Okay, show of hands: how many of you have watched, in awe, as your seven-year-old beat your high score at Angry Birds, or created a music playlist on your iPod. “We are parenting the first
generation of truly online kids,” says Lynn Hargrove, Director of Consumer Solutions for Norton by Symantec, a maker of antivirus and computer safety software. “They’re growing up with technology. They don’t fear it. It’s how they communicate.” From Smartphones to Facebook, iPads to YouTube, texting to Twitter to Instagram, welcome to the world of the 21st century child.
Like most great human advances, communications technology is a double-edged
sword: it’s both marvellous and terrifying. How are parents dealing with it? In partnership
with Norton, we surveyed more than 1,600 parents from across the country to find out. The answers were illuminating and far reaching, but one thing is clear: online safety is a major issue among Canadian families, and parents need to be involved and informed
about what their kids are doing. “It’s no longer acceptable to say ‘My kid knows more than me,’” says Lynn. “Parents need to become educated and there needs to be an ongoing discussion in every home about technology use and how to stay safe.”
How do you establish safe cyber activity in your house?
For parents of children 5-7: Have a list of safe websites they can visit.
For parents of children 7-12: Have a set time limit and use parental monitoring software.
For parents of teens: Regularly chat about safe online activities.
- Sit down with your child and ask questions like ‘What interests you?’, ‘What websites do you like?’ ‘Who is on your chat list?’ Once you build a dialogue of trust, you’re able to get to questions like ‘Have you ever been somewhere on the Web that has made you uncomfortable?’ The key is to open the door slowly and build trust.
- Parental control software is the first line of defense. Make sure
there is a password on your child’s phone. Simple things like that can go a long way. It’s about creating layers of protection.
- Teach your kids about safety. You wouldn’t send them out to the mall without talking to them first, so don’t send them onto the Internet without first preparing them.
Left to their own devices…
Kids ages 5-7 want tablets, while kids 13 and over pressure their parents for smartphones.
“High speed internet seems like a necessity for school-aged children. The pressure to get a tablet, iPad etc., is not from my own children, but pressure is from other students who are allowed to use their electronics during school. This has created a clear divide between those who can afford them and those who can’t. Very sad.” – Lori, Cranbrook, B.C.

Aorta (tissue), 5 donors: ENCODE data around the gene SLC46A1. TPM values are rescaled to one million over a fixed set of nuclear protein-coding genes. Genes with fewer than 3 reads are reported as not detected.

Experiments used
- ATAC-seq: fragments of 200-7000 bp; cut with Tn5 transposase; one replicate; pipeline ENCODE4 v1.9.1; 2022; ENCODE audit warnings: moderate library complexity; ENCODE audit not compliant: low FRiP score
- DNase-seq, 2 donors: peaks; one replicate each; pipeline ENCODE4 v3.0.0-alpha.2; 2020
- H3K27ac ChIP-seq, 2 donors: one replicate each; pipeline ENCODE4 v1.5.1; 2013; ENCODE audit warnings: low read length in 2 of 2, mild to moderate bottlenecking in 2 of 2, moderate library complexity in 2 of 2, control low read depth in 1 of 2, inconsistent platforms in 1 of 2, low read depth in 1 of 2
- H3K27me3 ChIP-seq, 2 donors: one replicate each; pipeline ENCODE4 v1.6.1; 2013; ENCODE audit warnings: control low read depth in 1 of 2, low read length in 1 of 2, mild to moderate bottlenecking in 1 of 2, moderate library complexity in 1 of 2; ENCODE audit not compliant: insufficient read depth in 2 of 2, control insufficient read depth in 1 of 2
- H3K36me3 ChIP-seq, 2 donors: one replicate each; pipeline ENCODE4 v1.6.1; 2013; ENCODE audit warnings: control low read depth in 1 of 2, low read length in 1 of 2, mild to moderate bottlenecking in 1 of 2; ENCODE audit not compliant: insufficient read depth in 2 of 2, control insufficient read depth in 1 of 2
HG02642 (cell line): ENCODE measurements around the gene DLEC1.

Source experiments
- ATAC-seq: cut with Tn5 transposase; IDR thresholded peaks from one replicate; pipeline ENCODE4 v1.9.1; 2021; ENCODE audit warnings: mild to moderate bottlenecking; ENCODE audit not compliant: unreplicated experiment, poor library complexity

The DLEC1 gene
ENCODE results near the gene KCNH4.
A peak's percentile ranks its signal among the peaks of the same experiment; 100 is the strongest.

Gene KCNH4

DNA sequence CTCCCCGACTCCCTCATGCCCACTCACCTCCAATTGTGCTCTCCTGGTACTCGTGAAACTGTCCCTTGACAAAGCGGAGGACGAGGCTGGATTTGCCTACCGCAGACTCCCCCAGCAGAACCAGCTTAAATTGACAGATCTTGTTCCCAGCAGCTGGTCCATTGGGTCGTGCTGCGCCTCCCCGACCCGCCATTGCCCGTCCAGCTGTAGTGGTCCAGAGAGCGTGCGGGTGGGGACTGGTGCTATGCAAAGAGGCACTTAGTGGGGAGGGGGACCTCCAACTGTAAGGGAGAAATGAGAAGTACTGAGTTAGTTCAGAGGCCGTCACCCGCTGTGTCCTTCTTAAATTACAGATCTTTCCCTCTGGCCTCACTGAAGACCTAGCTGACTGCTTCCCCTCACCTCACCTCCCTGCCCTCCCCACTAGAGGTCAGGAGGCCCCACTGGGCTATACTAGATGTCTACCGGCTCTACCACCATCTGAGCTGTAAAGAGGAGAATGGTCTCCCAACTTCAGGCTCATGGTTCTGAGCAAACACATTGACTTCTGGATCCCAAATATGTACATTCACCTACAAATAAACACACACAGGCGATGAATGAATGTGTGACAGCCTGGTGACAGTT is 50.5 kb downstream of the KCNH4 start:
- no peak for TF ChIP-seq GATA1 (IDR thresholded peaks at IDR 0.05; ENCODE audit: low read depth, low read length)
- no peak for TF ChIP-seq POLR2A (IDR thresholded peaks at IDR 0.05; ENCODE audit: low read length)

“All the kids have them – it’s hard to tell your child no. Especially if their homework plan is online. My child is 10 and has to consult the Internet for homework, and the teacher has a website for the class that he needs to refer to as well.” – Jennifer, Montreal
What is parents’ biggest fear of kids being online?
For parents of kids 5-12, it’s exposure to indecent material. For parents of teens, it’s racking up charges online. Other fears? Giving out too much personal information, cyberbullying and online predators.
Identities are bought and sold every day on the black market. Your child’s identity is as
valuable as anyone else’s. A lot of kids have their own bank accounts, credit cards – keeping their info private, and their identity safe, is paramount.
Do you feel you have control over your child’s online reputation?
Six out of 10 parents of kids 5-7 say yes. That number drops to less than 3 out of 10 for parents of kids 13+. 71% of parents of kids 13+ do not know their child’s online passwords. Do you?
82% of parents who have kids over the age of 13 feel they have no control over their child’s online activities.
“I just hope that I have instilled the right things in them to keep them safe, and that I have the lines of communication open so they know I am here to listen.” – David, Edmonton
“It’s difficult to monitor when our home has wireless and smartphones allow unlimited access to the Web.” – Cassidy, Vancouver
Parents really feel unsure about what their kids are doing online, because they don’t necessarily have control. Children have access on these devices at school, at the library
– you can no longer limit Internet access. We are a connected society, and that’s great, but the onus is on parents to teach online safety, and what can happen if you don’t obey the rules.
More than three quarters of parents consider cyberbullying to be a major problem.
“Kids can no longer hide from their bullies. They leave school, and get bullied online.
Home is no longer a safe place.” – Ravina, Surrey. B.C.
“With my children, we tell them to THINK: is it True, is it Helpful, is it Inspiring, is it Necessary, is it Kind. If what they are going to say, respond to, or post meets this criteria,
it’s OK. If not, better not say anything.” – Kevin, Bedford, N.S.
Click here to read what ParentsCanada Editor Janice Biehn and Lynn Hargove of Norton by Symantec said about the survey on Canada AM.
Originally published in ParentsCanada magazine, August/September 2013.